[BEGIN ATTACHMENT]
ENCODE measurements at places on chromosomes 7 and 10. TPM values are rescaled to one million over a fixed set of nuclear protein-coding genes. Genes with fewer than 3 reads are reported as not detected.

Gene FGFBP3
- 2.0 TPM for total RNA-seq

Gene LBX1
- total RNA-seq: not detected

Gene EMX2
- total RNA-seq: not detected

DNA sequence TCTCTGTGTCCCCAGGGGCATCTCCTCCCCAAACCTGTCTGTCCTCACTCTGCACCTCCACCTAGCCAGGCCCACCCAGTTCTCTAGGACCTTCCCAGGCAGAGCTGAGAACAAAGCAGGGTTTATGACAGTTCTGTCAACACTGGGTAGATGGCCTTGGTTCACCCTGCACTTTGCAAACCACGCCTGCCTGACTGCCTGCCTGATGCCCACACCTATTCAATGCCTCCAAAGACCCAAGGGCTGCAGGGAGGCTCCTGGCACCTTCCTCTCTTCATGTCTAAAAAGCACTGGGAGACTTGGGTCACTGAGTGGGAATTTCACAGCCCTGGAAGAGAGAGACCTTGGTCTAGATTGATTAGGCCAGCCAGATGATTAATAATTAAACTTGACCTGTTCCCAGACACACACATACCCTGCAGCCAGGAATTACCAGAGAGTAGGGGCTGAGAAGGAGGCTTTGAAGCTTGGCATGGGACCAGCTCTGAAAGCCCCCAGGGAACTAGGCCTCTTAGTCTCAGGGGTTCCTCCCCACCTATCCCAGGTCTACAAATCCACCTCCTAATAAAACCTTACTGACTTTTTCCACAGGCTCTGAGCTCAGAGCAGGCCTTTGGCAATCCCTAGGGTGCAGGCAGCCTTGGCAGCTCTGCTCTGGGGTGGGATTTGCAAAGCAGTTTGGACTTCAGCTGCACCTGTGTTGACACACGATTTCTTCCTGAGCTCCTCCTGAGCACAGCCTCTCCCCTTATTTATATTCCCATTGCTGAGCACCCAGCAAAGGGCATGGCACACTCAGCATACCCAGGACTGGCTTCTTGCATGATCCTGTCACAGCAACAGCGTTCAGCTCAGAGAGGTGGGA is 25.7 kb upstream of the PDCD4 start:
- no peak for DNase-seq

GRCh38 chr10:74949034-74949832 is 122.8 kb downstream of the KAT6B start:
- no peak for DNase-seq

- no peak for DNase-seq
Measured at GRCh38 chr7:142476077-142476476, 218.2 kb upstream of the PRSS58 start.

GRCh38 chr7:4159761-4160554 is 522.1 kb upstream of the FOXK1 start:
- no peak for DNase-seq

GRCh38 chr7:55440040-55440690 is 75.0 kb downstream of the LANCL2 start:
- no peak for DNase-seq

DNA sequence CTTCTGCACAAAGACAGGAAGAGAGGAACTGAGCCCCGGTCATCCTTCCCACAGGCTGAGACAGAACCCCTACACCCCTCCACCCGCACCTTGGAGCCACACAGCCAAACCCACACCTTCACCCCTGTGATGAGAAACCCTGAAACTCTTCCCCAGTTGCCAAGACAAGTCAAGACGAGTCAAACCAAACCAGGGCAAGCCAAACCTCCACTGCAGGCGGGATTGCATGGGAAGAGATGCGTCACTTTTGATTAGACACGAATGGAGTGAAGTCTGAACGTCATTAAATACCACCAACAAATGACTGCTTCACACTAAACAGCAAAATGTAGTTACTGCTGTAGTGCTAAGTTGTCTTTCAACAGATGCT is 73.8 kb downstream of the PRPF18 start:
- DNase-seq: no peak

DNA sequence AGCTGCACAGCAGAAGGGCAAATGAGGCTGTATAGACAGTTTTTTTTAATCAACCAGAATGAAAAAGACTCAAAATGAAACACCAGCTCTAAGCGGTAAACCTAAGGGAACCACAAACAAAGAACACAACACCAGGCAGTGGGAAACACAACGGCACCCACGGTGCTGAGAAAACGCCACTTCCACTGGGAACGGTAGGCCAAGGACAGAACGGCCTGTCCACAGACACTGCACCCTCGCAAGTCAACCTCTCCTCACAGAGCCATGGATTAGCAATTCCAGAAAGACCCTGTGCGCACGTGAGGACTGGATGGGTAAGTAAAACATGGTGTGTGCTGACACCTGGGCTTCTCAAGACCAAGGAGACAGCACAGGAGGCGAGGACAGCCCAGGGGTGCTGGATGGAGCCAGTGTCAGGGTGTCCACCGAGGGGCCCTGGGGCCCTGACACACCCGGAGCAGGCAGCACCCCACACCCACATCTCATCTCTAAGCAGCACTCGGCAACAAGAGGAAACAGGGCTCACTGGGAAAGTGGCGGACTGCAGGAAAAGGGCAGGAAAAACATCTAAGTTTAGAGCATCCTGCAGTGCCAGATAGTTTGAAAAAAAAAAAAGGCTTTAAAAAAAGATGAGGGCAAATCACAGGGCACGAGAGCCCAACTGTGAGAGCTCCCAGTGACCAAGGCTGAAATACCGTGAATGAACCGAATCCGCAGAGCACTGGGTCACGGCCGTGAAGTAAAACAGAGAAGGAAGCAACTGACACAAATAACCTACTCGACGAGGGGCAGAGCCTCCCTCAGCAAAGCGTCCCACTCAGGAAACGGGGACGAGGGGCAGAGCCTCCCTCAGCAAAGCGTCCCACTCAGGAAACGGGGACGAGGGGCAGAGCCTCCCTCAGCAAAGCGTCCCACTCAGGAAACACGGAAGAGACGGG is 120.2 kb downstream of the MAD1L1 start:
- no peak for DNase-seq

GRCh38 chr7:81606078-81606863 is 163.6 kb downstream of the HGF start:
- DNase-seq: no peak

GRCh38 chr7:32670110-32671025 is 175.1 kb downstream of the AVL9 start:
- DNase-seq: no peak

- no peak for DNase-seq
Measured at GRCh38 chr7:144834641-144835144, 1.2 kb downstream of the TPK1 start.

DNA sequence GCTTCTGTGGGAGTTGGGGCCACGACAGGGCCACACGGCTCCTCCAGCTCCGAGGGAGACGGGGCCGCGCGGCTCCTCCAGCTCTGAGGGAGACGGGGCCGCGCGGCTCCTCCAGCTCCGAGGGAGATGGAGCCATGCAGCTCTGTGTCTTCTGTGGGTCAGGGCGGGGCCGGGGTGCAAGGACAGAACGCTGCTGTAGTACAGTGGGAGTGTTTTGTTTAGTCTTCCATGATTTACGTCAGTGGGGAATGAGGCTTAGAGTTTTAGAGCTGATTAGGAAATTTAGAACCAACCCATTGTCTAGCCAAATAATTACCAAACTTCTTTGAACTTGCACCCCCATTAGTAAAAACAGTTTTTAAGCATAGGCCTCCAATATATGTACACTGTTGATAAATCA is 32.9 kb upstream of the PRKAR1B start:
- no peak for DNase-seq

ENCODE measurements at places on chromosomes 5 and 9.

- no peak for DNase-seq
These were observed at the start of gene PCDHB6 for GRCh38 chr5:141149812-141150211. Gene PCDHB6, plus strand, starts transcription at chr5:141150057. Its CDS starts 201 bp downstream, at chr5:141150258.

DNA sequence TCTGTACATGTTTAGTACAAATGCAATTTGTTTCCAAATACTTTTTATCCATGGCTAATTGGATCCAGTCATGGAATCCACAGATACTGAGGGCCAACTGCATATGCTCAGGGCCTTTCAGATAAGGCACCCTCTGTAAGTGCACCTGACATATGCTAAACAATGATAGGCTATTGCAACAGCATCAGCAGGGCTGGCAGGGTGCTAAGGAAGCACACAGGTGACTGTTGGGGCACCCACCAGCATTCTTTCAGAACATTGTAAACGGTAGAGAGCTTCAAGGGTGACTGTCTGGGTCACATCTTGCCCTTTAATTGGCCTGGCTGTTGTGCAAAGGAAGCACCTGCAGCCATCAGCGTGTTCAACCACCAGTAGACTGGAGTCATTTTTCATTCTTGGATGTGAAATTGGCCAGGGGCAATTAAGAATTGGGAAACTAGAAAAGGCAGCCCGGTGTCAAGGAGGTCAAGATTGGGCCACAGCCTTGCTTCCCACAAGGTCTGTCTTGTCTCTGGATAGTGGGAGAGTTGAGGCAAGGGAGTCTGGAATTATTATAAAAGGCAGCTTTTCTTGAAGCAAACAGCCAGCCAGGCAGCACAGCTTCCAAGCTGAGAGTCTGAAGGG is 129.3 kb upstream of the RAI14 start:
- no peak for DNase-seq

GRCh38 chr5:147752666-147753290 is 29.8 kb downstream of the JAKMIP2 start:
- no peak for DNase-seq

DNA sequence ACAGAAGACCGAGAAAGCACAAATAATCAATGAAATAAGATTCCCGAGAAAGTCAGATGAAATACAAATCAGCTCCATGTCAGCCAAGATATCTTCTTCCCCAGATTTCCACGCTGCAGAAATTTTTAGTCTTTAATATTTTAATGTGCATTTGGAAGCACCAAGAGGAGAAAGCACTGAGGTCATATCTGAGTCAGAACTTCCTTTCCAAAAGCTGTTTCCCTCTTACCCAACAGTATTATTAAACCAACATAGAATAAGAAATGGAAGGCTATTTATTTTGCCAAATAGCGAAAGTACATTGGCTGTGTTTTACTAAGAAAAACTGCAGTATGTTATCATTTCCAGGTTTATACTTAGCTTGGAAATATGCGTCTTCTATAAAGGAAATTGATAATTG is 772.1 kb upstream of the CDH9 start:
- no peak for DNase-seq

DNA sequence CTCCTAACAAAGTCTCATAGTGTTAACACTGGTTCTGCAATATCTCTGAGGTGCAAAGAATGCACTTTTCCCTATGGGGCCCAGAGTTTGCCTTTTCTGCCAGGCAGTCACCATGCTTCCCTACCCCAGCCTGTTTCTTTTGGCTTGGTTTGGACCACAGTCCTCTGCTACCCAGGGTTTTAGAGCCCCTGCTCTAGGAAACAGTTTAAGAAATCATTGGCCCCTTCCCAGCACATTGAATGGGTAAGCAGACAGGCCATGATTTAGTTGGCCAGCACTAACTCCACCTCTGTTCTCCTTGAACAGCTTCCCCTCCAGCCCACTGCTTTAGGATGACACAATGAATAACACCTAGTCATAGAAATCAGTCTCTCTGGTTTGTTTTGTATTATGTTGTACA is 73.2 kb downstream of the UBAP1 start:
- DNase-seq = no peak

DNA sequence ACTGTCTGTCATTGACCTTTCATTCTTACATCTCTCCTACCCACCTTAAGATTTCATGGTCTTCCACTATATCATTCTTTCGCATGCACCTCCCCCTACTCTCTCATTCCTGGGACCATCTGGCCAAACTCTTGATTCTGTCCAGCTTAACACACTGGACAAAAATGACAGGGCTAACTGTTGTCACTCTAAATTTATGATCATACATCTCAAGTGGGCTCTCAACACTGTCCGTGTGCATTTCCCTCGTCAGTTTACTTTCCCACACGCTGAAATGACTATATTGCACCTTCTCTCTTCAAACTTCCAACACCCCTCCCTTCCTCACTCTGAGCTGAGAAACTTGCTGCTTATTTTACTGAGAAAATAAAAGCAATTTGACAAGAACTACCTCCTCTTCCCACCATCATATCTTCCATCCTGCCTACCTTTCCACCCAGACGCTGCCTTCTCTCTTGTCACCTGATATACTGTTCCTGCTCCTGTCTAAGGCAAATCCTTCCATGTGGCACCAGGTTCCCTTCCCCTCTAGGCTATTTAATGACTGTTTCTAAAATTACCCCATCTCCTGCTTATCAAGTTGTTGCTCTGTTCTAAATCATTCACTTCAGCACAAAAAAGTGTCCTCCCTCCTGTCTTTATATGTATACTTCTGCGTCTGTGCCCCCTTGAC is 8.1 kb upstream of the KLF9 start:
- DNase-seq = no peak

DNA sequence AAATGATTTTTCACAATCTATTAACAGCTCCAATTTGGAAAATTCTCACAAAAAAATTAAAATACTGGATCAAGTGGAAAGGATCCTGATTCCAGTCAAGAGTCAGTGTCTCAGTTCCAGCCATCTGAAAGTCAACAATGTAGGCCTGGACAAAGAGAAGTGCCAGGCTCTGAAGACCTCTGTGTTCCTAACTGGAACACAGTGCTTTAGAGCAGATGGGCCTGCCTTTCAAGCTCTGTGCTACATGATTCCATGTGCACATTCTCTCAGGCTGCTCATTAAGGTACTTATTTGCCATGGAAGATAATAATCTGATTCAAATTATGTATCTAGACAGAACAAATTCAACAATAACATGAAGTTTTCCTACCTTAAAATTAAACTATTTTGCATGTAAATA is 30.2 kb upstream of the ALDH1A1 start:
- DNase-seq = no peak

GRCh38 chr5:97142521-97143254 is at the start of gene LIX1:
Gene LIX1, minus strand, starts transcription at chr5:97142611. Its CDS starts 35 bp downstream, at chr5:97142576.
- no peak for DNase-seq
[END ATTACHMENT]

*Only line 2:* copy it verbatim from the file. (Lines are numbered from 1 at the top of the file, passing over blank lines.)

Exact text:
Gene FGFBP3